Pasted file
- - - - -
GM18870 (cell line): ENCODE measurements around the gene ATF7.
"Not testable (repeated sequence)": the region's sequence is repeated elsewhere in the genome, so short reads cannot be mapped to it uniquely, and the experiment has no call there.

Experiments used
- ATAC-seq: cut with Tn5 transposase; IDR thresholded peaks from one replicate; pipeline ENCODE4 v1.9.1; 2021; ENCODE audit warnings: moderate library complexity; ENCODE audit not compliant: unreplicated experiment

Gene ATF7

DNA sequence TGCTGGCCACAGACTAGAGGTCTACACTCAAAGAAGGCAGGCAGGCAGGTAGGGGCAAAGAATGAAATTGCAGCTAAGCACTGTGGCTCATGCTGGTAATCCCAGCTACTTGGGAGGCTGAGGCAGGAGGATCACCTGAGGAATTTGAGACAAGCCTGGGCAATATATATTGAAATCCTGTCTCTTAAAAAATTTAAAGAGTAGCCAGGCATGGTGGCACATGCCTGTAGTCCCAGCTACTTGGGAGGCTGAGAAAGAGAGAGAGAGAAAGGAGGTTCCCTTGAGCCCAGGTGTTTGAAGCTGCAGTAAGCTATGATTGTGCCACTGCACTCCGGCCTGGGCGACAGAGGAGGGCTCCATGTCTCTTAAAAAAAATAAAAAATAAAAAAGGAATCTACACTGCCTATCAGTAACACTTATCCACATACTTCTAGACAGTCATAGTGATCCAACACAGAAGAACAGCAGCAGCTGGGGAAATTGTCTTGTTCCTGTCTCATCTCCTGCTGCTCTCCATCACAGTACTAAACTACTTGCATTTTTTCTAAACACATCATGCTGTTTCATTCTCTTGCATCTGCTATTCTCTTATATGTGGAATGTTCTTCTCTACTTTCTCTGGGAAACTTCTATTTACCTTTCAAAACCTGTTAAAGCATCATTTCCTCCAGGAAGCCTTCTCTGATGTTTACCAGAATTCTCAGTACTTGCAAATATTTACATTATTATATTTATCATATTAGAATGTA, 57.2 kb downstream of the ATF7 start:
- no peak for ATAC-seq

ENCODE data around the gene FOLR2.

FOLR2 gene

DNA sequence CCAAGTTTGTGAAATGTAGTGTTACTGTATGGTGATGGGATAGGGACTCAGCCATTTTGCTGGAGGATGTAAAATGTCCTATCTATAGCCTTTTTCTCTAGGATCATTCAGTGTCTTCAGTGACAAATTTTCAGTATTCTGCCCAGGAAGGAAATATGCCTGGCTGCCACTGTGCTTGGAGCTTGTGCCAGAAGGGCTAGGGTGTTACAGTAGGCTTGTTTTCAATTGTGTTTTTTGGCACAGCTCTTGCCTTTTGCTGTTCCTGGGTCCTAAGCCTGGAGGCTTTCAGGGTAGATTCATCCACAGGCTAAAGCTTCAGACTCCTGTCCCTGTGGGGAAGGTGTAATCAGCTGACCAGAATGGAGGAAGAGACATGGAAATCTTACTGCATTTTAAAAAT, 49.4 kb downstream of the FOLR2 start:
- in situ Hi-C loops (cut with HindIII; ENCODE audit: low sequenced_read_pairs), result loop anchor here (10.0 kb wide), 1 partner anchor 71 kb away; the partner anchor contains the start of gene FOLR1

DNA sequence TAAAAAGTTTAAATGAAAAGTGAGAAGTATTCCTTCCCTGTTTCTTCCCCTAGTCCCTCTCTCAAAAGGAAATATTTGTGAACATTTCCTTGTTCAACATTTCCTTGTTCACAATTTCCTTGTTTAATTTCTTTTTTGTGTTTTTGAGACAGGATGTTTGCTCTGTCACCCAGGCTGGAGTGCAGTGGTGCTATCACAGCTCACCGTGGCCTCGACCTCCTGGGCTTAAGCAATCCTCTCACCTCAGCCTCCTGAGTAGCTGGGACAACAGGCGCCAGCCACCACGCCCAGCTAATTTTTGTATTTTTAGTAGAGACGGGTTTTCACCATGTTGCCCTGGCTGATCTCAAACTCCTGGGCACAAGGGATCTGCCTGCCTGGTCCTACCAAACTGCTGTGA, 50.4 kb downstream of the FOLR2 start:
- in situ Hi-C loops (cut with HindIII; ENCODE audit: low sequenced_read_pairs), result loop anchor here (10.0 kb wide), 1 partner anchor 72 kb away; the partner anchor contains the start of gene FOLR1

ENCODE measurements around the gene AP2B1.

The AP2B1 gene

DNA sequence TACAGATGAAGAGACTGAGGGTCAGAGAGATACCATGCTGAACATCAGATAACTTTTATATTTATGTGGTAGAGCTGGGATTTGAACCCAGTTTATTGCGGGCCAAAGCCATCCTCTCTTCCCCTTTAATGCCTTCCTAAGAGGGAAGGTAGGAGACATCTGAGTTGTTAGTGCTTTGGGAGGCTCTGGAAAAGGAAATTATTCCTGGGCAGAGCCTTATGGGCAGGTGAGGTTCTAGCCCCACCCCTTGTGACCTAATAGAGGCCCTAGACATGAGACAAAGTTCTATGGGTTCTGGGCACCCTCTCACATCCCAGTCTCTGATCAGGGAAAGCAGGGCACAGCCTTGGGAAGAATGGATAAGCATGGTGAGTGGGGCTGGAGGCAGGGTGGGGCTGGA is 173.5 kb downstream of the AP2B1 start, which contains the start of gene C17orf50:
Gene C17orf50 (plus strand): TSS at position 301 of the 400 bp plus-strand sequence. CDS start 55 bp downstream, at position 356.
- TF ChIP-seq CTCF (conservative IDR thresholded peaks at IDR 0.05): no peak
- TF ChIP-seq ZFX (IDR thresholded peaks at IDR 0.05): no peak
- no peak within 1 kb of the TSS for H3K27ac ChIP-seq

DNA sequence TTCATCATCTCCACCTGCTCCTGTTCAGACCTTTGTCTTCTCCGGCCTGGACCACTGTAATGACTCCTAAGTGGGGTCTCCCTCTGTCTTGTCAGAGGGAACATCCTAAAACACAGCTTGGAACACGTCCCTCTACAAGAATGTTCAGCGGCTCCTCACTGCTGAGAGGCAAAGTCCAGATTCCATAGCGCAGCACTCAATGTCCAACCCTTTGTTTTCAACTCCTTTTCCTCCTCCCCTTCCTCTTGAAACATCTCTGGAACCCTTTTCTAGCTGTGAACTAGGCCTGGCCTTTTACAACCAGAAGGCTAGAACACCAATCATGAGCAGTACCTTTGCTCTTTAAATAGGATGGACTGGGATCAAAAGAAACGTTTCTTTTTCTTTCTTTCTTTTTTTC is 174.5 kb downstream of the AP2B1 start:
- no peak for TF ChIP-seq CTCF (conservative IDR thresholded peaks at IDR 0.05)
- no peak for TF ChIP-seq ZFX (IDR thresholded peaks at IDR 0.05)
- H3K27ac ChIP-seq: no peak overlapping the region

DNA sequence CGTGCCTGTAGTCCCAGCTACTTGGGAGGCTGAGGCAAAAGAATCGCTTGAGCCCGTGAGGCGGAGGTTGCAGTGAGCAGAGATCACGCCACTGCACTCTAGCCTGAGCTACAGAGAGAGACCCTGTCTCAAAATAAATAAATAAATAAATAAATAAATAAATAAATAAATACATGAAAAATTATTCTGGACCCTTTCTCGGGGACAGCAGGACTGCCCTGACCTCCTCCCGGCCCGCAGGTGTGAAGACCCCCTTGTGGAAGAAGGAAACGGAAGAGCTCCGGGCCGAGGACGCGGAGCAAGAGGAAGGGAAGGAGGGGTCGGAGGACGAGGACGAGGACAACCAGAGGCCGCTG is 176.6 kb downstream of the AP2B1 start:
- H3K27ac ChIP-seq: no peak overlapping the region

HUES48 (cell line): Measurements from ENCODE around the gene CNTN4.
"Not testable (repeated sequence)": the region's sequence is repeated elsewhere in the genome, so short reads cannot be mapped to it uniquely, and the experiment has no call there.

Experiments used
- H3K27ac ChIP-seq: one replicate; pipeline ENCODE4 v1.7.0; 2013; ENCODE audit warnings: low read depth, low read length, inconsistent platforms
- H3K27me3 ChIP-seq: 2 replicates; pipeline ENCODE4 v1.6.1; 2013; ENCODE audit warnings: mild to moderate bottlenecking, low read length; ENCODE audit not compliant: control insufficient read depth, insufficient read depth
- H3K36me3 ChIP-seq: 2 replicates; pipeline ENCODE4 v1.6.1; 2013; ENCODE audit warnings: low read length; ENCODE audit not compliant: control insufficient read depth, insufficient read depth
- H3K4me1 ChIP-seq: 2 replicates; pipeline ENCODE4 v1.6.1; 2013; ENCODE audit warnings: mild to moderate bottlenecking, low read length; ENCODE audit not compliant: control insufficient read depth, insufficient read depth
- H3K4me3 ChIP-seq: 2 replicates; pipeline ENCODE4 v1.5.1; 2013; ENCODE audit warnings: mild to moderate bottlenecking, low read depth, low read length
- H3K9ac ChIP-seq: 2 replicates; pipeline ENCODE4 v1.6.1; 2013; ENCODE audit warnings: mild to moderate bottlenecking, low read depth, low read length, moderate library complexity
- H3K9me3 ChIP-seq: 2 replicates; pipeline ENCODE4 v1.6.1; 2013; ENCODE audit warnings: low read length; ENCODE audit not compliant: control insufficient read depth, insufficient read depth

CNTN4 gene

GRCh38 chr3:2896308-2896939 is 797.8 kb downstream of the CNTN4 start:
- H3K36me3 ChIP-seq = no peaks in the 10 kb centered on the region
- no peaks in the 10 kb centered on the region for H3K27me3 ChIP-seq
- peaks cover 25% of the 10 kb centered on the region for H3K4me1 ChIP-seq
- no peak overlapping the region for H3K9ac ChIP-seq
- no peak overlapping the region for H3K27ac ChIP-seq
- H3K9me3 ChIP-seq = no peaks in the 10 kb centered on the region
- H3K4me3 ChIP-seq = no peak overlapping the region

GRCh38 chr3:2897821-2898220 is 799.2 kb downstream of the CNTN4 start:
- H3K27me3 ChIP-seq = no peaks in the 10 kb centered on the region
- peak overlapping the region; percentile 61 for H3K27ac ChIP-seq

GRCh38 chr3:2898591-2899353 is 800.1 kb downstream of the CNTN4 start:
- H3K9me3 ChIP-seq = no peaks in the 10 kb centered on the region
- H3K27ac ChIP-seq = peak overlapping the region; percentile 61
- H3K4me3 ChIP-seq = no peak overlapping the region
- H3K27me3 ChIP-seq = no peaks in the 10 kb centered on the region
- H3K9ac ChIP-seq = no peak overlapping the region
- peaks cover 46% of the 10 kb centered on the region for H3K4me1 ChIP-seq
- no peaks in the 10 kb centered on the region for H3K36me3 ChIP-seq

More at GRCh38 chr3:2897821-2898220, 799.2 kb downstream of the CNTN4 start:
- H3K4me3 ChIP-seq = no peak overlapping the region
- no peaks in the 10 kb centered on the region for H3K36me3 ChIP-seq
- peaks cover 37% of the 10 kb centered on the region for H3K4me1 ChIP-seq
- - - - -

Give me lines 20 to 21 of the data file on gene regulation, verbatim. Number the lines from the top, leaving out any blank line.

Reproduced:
- no peak within 1 kb of the TSS for H3K27ac ChIP-seq

DNA sequence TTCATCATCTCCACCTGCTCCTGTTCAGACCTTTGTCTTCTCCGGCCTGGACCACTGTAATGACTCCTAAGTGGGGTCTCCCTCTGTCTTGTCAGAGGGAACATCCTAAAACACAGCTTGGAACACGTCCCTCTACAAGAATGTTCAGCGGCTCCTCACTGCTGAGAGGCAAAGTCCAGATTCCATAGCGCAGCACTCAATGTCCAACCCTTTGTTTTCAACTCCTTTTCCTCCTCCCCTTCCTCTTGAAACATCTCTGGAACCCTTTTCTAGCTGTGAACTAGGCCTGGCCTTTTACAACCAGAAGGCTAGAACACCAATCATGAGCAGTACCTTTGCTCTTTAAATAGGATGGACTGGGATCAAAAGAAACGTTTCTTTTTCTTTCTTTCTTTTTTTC is 174.5 kb downstream of the AP2B1 start: